To the British Museum to see the 'Warren Cup'. I walked from Holborn through the backstreets of Bloomsbury, past Howard Hodgkin's house and Atlantis the Occult bookshop in Museum Street (ghosts of Yeats and Crowley). I like Bloomsbury best on overcast Autumn afternoons. It puts me in mind of secret societies, and conversations about magic in dark sitting rooms with ticking clocks and candlelight. When I first met Peter Ackroyd we arranged to meet outside the Museum gates on such an afternoon. At the time I was obsessed with the 'House of Doctor Dee' and spent entire afternoons in the backstreets of Clerkenwell looking for it. When I told Peter this he said 'oh you silly cow it's all a fiction darling you should know that' and of course I did... but I like the idea of blurring fiction and fact. I often forget which is which.
Anyway... Luckily I didn't have to fight my way through too many Sunday afternoon tourists as the cup in just inside the doors in an antechamber. The cup is Roman, but depicts Greek figures, and was probably made in the first century AD by Greek craftsman for a Roman client. It's made of silver and I thought it would be massive, more of an urn than a cup, but it's only 11cms high. It's in a glass case and spotlit from below casting strong shadows.
On both sides are male couples. The first side depicts a bearded older man with a smooth muscular youth lowering himself down with the help of a sort of ceiling strap (bet you can't get those in Clone Zone) whilst a boyservant peeps at them from behind a curtain.
On the other side the older seemingly dominant partner is himself a youth and his 'Beloved' (as they were called) is younger still. In fact, very young.
The first owner of recent times was the American Anglophile Ned Warren, the commissoner of Rodin's 'The Kiss'; thereafter the cup was in a private collection. The British Museum paid £1.8 million for the cup six years ago. It was offered to them half a century ago at a fraction of that price but as the signage guiltily admits because of the climate of the time the object was rejected by the trustees as it would have been impossible to display without risking a huge public outcry.
The room is small, and the cup is center-stage. I expected to find a small crowd of Shocked-of-Tunbridge-Wells types pursing their lips around it but in fact all of life was there and very interested and fascinated everyone looked too... although a number of teenage boys were a bit wide-eyed it has to be said.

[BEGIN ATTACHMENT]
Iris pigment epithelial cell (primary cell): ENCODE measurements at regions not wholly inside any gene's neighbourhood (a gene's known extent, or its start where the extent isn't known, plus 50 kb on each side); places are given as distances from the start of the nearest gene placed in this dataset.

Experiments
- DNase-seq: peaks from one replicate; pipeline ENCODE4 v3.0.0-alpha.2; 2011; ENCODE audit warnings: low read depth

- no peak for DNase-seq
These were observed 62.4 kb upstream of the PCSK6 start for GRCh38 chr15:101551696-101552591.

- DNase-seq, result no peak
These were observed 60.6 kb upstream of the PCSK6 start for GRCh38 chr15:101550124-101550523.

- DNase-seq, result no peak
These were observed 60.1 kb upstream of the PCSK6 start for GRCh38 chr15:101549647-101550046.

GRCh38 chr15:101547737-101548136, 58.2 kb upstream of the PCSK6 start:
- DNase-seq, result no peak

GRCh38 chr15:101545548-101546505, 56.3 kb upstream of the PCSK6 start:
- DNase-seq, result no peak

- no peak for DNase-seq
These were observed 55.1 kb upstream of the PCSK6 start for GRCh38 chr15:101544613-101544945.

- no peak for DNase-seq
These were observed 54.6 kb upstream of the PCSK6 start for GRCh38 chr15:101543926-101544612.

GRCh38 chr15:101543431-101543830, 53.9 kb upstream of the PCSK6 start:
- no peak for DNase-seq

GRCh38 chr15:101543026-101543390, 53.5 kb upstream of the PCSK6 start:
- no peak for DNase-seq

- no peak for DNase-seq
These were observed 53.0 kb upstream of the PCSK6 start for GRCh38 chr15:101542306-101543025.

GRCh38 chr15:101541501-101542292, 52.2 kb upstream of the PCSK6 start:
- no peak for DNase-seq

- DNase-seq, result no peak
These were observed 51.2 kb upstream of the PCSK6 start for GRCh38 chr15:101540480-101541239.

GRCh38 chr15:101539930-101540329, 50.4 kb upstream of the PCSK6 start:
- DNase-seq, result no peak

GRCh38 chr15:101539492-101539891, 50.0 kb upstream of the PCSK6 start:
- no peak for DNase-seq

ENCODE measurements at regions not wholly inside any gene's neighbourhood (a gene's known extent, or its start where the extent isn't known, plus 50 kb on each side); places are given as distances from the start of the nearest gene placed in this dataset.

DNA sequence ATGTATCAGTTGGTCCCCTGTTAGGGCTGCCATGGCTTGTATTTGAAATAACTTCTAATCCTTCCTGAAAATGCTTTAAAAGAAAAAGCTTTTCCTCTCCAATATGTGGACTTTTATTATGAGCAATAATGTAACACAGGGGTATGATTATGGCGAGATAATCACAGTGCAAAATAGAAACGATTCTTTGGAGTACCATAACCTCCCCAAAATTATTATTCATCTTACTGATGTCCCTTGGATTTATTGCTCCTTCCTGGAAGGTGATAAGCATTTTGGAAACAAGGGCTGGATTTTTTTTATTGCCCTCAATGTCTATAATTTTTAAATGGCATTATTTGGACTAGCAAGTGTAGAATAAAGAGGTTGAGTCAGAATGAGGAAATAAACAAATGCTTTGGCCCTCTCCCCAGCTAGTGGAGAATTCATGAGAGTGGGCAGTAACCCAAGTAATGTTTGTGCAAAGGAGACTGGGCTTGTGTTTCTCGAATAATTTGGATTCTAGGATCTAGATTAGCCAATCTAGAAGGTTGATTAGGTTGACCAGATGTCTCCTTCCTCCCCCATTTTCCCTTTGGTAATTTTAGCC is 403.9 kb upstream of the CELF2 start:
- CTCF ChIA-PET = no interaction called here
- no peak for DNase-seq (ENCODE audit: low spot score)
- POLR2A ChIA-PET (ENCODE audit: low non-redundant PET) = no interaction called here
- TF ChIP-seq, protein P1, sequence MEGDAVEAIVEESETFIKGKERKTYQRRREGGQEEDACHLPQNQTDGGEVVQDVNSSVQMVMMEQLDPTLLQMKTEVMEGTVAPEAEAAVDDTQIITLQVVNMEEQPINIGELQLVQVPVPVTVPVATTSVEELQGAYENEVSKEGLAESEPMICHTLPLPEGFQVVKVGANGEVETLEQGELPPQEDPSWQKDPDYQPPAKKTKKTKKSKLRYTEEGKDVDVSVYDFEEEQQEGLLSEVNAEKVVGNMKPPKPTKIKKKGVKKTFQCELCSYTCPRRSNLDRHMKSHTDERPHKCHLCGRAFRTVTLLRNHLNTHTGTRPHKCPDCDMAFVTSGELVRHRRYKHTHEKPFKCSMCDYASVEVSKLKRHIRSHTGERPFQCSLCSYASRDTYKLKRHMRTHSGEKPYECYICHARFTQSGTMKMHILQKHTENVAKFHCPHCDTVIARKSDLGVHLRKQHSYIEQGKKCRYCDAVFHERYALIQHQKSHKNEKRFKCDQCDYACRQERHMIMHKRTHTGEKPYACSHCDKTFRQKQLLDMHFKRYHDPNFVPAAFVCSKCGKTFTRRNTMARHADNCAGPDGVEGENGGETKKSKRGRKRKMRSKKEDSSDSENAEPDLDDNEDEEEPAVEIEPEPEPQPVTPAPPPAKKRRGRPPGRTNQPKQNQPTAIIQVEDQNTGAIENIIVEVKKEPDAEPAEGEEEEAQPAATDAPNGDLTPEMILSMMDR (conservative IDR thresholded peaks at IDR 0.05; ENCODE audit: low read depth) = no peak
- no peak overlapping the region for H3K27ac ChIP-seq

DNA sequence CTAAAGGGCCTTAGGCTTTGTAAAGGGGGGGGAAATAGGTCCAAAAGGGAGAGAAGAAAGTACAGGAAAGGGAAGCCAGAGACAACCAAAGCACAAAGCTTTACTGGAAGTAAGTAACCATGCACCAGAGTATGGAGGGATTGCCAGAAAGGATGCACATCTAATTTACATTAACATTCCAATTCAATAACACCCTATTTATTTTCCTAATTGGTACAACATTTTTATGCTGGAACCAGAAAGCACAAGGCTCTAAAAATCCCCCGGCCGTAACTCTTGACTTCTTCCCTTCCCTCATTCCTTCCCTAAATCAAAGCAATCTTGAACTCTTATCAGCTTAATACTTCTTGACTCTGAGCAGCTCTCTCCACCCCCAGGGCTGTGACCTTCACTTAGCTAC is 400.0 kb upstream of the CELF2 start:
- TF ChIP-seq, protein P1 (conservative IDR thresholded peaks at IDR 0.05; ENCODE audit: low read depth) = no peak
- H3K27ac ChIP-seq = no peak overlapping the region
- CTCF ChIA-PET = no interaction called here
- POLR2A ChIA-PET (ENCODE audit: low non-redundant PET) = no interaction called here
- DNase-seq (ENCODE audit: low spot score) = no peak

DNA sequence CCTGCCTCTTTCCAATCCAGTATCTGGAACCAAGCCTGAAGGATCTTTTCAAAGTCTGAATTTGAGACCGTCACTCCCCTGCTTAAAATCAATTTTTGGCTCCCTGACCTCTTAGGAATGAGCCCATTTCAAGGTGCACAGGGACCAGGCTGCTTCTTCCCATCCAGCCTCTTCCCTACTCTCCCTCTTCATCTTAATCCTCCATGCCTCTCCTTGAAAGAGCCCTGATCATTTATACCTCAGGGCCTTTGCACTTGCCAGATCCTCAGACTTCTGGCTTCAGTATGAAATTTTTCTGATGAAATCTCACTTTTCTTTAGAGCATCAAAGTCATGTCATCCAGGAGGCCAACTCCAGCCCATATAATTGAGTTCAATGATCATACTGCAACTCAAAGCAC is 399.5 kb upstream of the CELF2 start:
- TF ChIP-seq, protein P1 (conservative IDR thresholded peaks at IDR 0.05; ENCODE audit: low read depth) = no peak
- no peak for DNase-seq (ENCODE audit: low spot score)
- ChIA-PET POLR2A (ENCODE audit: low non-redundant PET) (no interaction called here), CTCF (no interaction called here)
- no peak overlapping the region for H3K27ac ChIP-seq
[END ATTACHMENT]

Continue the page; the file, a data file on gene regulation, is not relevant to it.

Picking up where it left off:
The cup is padded out by other examples of early AD sexual depiction on pottery, plates and assorted knick-knacks including some very athletic women with women and even (gasp!) some heterosexuals.
My favourite thing was a large green flying phallus (yes, with wings) with various smaller dicks attached and hung with bells. I asked in the shop for a replica but they don't have one, but quite what you'd do with it I have no idea. I suppose it could be a sexy windchime... I should think it added a sort of frisson to Roman swinging parties and maybe they rang it when it was time to change ends and/or partners.
The first older partnership shown looks at least nearly-legal in a modern context and makes one think that perhaps the Greeks weren't 'all that bad' but then I can't help thinking that the focus of this side of the cup is actually on the boy peeping through the curtain rather than on the partnered figures.
We know now that at that time there was no word to describe homosexuality. Men did not live together and same-sex relationships were not recognised socially, so I was interested that the museum have also hung contemporary visuals of chaps together.
This appears at first glance to be an apt context I can't help thinking that the cup has little to do with gayness by and large, or at least gayness as we we understand it.
"The Warren Cup: Sex and Society in Ancient Greece and Rome" is on until early July